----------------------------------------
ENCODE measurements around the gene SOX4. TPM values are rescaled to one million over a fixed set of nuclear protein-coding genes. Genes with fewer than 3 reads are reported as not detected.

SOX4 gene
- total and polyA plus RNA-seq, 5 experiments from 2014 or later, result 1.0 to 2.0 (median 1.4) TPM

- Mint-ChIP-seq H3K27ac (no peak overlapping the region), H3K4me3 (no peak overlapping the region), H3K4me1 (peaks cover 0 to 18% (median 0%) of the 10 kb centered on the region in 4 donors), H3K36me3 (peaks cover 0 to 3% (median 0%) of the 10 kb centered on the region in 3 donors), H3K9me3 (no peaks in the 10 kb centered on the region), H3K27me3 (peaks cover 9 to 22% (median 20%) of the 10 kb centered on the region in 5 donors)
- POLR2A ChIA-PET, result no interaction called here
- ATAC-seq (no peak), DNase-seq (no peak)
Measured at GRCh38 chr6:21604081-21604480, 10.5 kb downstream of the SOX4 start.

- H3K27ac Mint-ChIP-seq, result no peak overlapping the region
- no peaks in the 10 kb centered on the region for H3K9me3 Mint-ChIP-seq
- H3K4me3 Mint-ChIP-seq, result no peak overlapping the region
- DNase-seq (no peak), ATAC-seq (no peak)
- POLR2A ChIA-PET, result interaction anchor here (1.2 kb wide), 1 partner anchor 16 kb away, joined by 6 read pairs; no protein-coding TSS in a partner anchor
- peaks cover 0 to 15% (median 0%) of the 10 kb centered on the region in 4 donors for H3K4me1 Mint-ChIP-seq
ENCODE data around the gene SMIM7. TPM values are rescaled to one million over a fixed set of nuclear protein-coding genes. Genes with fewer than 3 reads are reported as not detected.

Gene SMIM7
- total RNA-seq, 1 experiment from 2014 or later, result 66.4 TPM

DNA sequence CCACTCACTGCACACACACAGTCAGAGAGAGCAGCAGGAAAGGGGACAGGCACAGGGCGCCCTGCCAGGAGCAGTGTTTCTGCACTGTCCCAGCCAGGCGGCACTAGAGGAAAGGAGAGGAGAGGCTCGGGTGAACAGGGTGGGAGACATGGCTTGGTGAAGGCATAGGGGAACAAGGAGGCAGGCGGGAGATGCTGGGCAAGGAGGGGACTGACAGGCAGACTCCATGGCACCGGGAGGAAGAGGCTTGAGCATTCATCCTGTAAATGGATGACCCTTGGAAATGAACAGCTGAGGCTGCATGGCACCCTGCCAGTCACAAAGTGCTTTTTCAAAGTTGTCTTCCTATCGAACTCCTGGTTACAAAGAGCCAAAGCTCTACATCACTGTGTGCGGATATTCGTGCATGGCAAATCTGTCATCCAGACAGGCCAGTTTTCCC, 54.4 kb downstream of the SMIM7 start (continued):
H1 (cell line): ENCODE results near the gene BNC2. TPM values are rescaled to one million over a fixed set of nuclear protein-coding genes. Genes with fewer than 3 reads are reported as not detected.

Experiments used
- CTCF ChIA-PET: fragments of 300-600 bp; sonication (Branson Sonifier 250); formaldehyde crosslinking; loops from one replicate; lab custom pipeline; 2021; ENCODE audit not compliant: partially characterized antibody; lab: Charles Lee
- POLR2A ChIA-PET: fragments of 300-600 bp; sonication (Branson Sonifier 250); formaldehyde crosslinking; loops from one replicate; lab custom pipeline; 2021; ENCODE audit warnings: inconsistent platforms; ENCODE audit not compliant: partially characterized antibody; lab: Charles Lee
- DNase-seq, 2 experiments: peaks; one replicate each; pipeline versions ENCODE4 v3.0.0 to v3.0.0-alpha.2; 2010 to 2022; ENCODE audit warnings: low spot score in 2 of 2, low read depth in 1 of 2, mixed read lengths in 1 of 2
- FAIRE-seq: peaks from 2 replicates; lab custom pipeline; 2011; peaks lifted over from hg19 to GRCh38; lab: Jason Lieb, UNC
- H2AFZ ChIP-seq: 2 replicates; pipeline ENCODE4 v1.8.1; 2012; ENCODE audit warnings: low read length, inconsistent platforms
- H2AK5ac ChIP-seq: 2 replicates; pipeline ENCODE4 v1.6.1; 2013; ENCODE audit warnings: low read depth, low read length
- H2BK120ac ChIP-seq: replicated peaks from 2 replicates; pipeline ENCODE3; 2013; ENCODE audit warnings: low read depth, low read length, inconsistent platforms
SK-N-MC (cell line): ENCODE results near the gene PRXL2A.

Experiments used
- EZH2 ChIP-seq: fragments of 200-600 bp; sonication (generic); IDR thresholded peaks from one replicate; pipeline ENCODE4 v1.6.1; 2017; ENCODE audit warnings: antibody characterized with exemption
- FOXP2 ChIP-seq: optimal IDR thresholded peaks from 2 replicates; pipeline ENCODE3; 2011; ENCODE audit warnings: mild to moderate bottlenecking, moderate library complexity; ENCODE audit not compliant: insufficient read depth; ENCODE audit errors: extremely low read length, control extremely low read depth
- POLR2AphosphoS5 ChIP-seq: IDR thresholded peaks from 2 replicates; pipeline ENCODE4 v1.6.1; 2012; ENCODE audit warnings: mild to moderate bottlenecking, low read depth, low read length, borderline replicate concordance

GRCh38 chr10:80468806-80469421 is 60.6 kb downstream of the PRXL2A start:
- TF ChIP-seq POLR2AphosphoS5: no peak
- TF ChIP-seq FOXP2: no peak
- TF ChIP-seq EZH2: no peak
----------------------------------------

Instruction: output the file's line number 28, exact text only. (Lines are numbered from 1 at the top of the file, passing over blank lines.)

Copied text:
Experiments used